Through it all, Sounders never stopped believing: "Why not win this thing?"

TORONTO — They did it. On the eighth attempt in eight MLS seasons, the Seattle Sounders finally broke through for their first MLS Cup.

They rose from last in the West in July, before a coaching change (from Sigi Schmid to longtime MLS assistant Brian Schmetzer) and the addition of playmaker Nicolas Lodeiro. And they were ninth as recently as September.

But after Saturday's penalty-shootout victory over Toronto FC at BMO Field, Seattle are MLS champions.

"Guys were so even-keeled," midfielder Brad Evans said. "We were so close on so many occasions to getting on the right side of results, that we felt more unlucky at times. We never came in and [pointed fingers]. It was like, 'All right, it's going to swing our way and we're going to go on a good run of form.' And we did that."

The game, for Seattle, was one of weathering pressure without wilting. Toronto FC started attack-oriented Jonathan Osorio over defensive-minded Will Johnson, chasing a strike that proved elusive as they poured in seven shots on Seattle 'keeper Stefan Frei. Some dangerous, some spectacularly saved, some simply duds

And yet the Sounders, sitting back on the counter, couldn't cobble together enough offense to send a shot on target; not in regulation or stoppage time or the extra 30 minutes added on before penalty kicks decided MLS Cup for a fourth time in 21 seasons.

"I honestly thought, 'We've come this far, why not win this thing?'" said Seattle general manager and president of soccer Garth Lagerwey. "My perspective is jaded — this is my third MLS Cup in sudden-death penalties, as apparently penalties aren't even good enough to lessen the drama."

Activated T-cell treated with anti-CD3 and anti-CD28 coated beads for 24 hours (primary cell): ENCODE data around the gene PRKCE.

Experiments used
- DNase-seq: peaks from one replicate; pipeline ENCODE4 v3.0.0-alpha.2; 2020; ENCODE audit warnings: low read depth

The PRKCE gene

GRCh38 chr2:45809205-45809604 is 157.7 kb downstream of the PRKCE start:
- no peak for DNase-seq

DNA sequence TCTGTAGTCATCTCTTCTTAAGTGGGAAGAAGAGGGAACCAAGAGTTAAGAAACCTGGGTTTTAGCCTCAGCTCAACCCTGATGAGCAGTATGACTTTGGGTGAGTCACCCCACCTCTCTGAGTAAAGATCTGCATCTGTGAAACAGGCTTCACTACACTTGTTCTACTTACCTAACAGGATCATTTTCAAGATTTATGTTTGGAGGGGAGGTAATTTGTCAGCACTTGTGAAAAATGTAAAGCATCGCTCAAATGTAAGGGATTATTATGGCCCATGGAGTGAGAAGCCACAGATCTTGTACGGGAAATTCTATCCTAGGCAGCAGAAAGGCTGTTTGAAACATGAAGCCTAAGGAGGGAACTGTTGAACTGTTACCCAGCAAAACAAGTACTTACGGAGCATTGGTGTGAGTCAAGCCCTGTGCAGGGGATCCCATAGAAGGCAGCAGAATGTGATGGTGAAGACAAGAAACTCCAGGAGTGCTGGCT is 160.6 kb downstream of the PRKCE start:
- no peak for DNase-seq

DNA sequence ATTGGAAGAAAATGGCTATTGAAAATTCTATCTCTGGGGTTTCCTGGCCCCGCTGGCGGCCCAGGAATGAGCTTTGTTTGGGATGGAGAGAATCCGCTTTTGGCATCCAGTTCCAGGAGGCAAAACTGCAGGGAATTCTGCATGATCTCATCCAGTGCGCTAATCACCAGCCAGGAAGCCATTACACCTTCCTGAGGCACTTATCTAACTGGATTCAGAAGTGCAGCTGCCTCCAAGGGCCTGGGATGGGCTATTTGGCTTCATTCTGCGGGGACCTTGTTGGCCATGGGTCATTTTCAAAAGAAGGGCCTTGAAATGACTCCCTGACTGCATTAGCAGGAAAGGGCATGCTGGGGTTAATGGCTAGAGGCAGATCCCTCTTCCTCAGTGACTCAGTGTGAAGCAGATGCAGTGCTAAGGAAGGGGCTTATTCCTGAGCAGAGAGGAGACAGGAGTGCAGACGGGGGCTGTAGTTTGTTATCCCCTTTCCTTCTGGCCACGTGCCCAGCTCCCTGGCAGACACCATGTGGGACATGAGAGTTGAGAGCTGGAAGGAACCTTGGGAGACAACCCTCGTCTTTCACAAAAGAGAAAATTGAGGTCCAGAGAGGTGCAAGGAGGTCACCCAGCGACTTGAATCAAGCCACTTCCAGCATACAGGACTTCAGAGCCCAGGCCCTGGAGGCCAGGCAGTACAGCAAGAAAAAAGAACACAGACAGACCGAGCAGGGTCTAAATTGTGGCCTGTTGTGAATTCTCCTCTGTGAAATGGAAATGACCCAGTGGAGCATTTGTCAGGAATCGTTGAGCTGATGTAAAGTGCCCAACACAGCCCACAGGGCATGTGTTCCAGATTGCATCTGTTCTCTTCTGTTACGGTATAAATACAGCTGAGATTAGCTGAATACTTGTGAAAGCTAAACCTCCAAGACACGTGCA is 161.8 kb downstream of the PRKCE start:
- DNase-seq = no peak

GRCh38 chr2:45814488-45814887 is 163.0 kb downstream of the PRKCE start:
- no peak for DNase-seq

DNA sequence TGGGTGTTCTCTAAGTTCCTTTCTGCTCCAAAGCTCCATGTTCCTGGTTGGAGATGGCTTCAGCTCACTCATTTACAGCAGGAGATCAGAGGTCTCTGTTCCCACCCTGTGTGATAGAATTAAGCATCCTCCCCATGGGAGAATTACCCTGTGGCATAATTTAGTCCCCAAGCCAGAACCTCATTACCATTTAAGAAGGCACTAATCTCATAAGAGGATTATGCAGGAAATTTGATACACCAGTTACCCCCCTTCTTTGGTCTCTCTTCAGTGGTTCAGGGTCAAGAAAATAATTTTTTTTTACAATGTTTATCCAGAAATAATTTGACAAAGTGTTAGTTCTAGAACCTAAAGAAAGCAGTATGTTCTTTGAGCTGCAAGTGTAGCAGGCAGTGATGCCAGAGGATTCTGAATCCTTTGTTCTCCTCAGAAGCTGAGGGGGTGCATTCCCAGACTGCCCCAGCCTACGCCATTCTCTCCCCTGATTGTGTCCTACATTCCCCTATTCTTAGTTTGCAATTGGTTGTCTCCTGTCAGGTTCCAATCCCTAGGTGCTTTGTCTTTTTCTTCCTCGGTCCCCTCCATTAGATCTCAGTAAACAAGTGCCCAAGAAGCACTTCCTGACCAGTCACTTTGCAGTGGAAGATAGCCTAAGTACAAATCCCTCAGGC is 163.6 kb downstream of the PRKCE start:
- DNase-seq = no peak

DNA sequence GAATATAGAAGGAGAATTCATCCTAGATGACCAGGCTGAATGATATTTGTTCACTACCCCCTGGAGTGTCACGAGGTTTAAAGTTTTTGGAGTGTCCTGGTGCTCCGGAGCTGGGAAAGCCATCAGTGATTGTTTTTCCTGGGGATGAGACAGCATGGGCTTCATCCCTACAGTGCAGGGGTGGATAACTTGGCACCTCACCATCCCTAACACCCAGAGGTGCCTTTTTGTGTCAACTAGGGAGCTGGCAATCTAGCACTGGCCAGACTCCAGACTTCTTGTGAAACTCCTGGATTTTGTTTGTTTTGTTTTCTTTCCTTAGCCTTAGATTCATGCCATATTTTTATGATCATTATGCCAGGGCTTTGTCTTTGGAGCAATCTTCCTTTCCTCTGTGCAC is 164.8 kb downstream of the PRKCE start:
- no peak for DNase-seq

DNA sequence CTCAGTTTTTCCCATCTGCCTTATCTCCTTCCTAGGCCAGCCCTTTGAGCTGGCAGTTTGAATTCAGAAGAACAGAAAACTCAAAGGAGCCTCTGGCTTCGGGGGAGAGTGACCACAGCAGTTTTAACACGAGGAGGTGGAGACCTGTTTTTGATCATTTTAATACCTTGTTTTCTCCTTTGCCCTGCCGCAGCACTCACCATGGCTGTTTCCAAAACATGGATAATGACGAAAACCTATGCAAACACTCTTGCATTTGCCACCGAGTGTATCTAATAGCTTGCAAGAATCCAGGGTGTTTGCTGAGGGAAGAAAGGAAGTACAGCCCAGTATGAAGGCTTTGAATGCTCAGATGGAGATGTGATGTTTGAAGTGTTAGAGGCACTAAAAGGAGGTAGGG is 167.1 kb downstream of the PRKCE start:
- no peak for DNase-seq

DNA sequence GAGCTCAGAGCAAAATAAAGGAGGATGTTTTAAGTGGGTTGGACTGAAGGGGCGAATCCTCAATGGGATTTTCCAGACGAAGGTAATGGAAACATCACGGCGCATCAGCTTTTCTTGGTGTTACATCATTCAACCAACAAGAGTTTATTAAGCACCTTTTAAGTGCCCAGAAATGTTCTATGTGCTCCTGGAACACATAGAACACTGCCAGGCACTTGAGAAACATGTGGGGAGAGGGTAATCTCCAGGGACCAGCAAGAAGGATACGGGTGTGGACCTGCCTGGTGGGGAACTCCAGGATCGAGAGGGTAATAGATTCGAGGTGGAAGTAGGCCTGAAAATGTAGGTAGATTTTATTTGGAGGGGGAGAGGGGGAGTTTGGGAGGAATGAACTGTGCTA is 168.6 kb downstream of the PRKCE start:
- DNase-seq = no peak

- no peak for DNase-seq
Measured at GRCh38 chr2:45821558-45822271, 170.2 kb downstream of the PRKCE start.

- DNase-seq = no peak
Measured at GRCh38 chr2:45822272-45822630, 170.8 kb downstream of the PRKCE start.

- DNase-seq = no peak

The dramatics ended with Toronto's Justin Morrow hitting the crossbar, and the Sounders' Roman Torres following with a similarly placed – though successful – rocket to cap off Seattle's astounding six-month ascension.

The championship was extra sweet for Schmetzer, a former Sounders player (NASL, 1981-83) and the team's head coach during a 2002-08 USL run before joining Schmid's staff as an assistant and getting promoted earlier this season. He earned an extension during the Western Conference Semifinals, after Seattle opened their playoff run with a pair of victories over Sporting Kansas City and FC Dallas.

And now he's the head coach of an MLS champion. 

"That went from potentially one of the worst to what will go down as one of the best stories in Sounders lore," said "Mr. Sounder" Zach Scott, who announced he'd retire after the season, and now does so as an MLS champ. "Schmetz actually said at the end of the game, 'What an ending!' And I said, 'What a beginning!'"